Today, the Associated General Contractors of America (AGC) notified members of the U.S. House of Representatives of its intent to key vote H.R. 748, the Middle Class Health Benefits Tax Repeal Act of 2019. The association supports this bipartisan legislation that would repeal the 40 percent excise tax on employer-sponsored health coverage and employee benefits under the Affordable Care Act (ACA).Read more
Surprise medical billing is a growing issue where patients face unexpected charges after they receive medical care. Despite the partisanship in Washington, there are growing bipartisan calls in Congress and by President Trump to end surprise billing, making it one of the few potential legislative accomplishments this Congress. On June 5, AGC joined a broad group of organizations in a urging Senate leaders to prioritize needed reforms to resolve surprise medical billing. AGC supports a legislative solution because surprise bills can create hardship for employees’ financial well-being and lost productivity fighting the bills.Read more
This week, the U.S. House of Representatives passed the American Health Care Act (AHCA) after months of heated and contentious negotiations among Republicans and the administration on the process of repealing the Affordable Care Act (ACA). AGC originally opposed the ACA because we did not believe that it created a framework to reduce health care costs, but instead increased new compliance and complexity problems for employers. The reforms provided in the AHCA will reduce complexity and compliance problems for employers and help reduce the cost of health care so employers can maintain and expand the health care benefits they offer their employees.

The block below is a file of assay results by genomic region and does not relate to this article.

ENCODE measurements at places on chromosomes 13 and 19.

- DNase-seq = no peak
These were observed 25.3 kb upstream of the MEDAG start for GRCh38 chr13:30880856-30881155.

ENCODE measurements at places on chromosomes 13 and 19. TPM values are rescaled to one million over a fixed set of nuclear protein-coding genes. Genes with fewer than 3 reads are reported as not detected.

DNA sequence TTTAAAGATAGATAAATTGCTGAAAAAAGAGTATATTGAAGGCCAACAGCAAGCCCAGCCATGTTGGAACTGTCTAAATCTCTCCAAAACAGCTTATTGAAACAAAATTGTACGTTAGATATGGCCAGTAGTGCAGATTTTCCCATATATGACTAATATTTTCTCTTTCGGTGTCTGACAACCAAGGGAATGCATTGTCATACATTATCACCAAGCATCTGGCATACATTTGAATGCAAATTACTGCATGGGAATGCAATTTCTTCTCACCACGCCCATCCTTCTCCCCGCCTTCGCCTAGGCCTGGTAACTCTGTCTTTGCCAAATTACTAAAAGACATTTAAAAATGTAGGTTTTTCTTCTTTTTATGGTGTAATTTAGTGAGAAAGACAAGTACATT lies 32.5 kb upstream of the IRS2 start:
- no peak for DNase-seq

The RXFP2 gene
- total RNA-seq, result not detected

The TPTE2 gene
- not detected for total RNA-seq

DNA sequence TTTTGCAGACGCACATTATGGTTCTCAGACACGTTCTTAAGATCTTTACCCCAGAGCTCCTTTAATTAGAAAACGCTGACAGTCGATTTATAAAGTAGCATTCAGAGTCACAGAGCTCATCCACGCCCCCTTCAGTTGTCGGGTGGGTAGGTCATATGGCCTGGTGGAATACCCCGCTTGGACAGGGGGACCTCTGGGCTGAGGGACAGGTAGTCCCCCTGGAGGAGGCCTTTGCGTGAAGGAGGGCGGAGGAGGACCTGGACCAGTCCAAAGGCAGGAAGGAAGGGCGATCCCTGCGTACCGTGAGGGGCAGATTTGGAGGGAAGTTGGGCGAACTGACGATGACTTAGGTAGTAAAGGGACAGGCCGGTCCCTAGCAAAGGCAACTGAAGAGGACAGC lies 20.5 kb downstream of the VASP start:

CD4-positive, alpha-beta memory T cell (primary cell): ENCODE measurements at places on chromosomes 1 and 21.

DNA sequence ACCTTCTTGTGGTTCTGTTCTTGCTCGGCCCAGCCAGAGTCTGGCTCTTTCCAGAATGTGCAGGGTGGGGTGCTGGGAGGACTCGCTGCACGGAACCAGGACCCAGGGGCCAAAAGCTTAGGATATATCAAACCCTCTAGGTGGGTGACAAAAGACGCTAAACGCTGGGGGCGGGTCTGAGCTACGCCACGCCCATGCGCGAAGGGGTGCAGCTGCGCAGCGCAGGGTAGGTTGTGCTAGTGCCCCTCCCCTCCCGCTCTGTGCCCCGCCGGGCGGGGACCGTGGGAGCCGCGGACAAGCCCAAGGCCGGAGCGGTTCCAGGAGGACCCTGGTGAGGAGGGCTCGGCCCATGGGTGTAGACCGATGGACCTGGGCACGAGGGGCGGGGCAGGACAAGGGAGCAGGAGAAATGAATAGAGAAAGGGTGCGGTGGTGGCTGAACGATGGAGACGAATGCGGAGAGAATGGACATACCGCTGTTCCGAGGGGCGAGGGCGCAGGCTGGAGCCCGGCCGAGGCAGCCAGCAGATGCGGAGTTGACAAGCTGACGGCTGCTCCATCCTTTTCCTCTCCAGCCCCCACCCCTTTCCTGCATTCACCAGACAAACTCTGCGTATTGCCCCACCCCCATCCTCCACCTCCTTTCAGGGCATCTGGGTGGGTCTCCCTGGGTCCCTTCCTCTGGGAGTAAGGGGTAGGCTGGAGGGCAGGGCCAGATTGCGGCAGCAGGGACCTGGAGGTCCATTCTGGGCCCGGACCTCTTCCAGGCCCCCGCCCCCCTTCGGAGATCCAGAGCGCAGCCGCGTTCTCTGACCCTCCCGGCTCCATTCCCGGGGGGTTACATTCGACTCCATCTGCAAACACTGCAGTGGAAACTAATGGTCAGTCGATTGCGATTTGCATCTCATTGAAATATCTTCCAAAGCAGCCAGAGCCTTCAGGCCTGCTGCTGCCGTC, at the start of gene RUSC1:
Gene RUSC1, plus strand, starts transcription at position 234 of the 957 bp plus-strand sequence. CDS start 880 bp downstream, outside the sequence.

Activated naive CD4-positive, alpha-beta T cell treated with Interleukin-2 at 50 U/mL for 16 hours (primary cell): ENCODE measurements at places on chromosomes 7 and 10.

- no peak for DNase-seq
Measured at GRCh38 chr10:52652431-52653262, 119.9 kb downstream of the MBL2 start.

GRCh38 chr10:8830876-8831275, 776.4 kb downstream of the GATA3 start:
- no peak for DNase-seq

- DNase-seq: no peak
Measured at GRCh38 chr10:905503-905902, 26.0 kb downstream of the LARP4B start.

AGC has long supported the employer-provided health care model while, at the same time, ensuring that it is easy and affordable for employers to provide coverage to their employees. AGC supports increased flexibility to offer construction employers the ability to expand coverage to their employees and limit the financial hardships of purchasing health care services and the repealing of onerous taxes will lead to health insurance premium savings.
The outlook for Senate action remains uncertain. However, if a repeal bill does pass the Senate it would likely be different than the bill that passed the House today, which would lead to further changes and compromises before being signed into law. Today’s vote starts the repeal process but changes to the law remain in the works.
For more information, contact Jim Young at firstname.lastname@example.org.